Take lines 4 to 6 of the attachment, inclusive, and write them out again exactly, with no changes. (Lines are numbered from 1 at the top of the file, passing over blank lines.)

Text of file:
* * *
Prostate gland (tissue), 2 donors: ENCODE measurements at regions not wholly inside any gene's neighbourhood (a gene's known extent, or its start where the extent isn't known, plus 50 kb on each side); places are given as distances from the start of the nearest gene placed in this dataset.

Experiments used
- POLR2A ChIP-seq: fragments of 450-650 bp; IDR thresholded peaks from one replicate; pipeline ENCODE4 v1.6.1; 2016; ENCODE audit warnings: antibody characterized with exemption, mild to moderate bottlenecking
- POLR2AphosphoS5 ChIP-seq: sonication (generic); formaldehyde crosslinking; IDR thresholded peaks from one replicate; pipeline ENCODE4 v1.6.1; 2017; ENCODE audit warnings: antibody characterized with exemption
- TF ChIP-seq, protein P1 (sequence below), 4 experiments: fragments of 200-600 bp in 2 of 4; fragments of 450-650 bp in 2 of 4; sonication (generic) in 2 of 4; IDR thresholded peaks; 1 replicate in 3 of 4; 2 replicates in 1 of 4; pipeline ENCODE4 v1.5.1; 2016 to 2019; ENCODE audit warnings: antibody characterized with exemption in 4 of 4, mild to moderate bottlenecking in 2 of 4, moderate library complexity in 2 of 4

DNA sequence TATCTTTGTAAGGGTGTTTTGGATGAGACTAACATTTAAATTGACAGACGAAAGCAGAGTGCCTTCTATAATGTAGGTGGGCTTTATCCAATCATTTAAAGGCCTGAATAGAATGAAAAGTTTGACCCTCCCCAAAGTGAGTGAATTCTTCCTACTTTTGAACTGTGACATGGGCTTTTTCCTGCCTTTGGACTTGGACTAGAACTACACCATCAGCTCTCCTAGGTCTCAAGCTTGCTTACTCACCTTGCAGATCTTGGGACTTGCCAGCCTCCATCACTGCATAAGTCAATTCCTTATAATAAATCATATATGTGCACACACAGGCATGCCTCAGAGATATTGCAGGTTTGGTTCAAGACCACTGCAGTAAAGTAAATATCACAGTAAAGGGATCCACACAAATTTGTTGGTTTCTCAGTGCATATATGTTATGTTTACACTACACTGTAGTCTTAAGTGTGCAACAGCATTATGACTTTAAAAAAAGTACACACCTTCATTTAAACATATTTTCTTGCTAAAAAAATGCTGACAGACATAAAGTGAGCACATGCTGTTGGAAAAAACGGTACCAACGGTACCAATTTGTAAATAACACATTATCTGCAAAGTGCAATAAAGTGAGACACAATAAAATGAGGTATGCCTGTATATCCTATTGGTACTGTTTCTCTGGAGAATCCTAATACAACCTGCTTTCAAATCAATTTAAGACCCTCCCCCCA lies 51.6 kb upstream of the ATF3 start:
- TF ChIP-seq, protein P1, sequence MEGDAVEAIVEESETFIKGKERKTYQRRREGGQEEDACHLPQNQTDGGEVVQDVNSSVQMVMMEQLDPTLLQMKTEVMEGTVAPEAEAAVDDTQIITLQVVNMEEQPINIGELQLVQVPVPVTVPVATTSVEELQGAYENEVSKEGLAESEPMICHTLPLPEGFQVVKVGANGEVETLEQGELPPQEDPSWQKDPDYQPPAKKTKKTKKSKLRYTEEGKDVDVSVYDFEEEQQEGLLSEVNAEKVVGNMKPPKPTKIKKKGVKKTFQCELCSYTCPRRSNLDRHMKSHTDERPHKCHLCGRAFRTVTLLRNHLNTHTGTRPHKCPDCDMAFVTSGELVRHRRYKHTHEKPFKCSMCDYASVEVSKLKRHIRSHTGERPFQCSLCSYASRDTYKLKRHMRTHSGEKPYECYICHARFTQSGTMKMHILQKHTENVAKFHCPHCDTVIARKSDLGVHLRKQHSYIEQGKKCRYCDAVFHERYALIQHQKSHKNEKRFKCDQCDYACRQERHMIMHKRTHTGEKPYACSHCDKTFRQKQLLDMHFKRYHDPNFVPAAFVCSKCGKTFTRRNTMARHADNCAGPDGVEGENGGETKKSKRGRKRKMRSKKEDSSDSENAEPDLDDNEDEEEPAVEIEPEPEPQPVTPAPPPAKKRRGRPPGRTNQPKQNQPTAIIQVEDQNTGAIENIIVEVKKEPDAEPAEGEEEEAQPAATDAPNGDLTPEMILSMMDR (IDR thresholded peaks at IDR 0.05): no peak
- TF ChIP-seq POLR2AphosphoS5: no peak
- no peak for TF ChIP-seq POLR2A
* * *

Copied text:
- POLR2AphosphoS5 ChIP-seq: sonication (generic); formaldehyde crosslinking; IDR thresholded peaks from one replicate; pipeline ENCODE4 v1.6.1; 2017; ENCODE audit warnings: antibody characterized with exemption
- TF ChIP-seq, protein P1 (sequence below), 4 experiments: fragments of 200-600 bp in 2 of 4; fragments of 450-650 bp in 2 of 4; sonication (generic) in 2 of 4; IDR thresholded peaks; 1 replicate in 3 of 4; 2 replicates in 1 of 4; pipeline ENCODE4 v1.5.1; 2016 to 2019; ENCODE audit warnings: antibody characterized with exemption in 4 of 4, mild to moderate bottlenecking in 2 of 4, moderate library complexity in 2 of 4

DNA sequence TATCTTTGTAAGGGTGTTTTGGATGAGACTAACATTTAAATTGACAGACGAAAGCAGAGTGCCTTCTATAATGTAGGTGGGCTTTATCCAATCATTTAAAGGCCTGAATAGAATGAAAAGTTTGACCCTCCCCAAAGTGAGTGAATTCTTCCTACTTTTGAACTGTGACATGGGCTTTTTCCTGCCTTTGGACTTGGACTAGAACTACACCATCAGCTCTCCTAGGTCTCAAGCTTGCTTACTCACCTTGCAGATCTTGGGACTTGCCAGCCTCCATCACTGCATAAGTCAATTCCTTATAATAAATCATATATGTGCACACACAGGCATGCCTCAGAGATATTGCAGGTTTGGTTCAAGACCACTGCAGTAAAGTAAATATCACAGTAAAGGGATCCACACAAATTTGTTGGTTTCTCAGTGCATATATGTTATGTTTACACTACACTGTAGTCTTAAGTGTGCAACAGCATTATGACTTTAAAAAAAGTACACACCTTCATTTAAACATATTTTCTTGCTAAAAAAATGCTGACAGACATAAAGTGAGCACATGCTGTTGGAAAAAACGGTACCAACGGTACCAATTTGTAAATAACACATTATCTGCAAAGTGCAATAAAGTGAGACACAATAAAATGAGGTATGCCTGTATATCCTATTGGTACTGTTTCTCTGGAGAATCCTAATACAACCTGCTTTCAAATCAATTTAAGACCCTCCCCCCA lies 51.6 kb upstream of the ATF3 start: